Myanmar creates world's largest tiger reserve, aiding many endangered Southeast Asian species
Myanmar has announced that Hukaung Valley Tiger Reserve will be nearly tripled in size, making the protected area the largest tiger reserve in the world. Spanning 17,477 square kilometers (6,748 square miles), the newly expanded park is approximately the size of Kuwait and larger than the US state of Connecticut.
After years of illegal hunting and a decline in prey the reserve may hold as few as 50 tigers, yet experts hope with protection the population could bounce back. Although tigers are the star, the park holds many other species including some 370 bird species.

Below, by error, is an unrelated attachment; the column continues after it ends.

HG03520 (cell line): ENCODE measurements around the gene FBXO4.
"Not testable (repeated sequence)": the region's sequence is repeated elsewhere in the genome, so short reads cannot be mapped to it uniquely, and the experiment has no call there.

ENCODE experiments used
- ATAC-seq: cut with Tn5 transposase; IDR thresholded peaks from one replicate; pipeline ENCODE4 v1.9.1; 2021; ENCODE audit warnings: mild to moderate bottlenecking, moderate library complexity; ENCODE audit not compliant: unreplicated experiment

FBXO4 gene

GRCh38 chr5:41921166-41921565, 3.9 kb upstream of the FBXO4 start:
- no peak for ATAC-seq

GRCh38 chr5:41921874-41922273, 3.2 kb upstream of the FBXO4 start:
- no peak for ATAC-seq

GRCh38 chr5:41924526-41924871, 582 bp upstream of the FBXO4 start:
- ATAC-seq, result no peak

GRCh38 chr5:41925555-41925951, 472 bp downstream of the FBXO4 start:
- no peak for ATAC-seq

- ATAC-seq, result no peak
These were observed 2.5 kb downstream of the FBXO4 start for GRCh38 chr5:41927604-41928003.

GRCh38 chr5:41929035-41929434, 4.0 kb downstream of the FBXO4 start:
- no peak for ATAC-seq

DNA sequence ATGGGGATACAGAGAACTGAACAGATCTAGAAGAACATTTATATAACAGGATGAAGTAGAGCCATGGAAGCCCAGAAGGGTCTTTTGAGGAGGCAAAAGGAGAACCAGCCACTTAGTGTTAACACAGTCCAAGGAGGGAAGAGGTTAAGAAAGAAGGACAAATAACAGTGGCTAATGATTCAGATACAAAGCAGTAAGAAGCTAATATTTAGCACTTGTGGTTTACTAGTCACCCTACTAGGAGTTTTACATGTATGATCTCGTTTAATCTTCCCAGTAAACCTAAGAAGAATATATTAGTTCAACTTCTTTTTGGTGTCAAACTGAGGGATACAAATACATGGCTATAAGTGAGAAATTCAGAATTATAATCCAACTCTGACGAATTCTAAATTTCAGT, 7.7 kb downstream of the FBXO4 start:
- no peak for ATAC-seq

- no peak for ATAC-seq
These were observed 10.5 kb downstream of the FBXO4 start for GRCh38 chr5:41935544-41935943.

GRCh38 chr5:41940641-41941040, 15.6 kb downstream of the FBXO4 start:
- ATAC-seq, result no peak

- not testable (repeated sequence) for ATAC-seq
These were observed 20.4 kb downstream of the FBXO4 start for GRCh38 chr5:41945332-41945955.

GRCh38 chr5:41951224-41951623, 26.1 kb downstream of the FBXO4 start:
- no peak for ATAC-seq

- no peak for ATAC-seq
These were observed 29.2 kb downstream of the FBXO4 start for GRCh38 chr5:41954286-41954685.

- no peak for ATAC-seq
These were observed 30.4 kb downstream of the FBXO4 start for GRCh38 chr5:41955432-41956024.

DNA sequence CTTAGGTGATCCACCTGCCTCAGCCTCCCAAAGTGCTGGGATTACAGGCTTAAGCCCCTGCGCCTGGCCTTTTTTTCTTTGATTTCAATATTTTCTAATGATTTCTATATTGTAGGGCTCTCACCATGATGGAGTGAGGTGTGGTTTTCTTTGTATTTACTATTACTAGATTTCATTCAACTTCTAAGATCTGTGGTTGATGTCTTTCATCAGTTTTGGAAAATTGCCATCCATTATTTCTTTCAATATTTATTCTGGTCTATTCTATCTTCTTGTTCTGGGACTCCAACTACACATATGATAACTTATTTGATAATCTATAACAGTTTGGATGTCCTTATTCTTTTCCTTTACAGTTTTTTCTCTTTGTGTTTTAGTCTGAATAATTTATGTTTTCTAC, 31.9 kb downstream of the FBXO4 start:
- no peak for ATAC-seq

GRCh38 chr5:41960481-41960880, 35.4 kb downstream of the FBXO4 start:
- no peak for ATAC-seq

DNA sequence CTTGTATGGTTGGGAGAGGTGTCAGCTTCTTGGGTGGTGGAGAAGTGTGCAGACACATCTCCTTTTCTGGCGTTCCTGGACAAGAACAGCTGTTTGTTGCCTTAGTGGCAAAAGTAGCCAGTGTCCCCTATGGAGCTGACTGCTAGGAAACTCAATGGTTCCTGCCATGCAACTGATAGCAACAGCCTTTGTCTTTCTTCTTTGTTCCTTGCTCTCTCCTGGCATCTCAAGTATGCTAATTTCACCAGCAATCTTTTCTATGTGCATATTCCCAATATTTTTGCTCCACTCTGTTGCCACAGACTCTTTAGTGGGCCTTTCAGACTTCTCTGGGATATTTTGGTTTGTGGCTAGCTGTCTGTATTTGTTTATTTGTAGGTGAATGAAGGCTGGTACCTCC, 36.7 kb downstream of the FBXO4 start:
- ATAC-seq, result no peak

Besides the tiger, which is listed as Endangered by the IUCN Red List, the area contains a number of threatened species, including the Indo-Chinese leopard (Near Threatened), clouded leopard (Vulnerable), Malayan sun bear (Vulnerable), Himalayan black bear (Vulnerable), sambar deer (Vulnerable), a wild bovine known as the gaur (Vulnerable), Asian elephants (Endangered), and the Rufous-necked hornbill (Critically Endangered).
"I have dreamt of this day for many years," said Alan Rabinowitz in a press release. Rabinowitz is the head of the cat-conservation group Panthera and leader of the first biological expedition into Hukaung Valley in 1997. During this expedition Rabinowitz discovered a new mammal: the leaf deer, the second smallest deer in the world.
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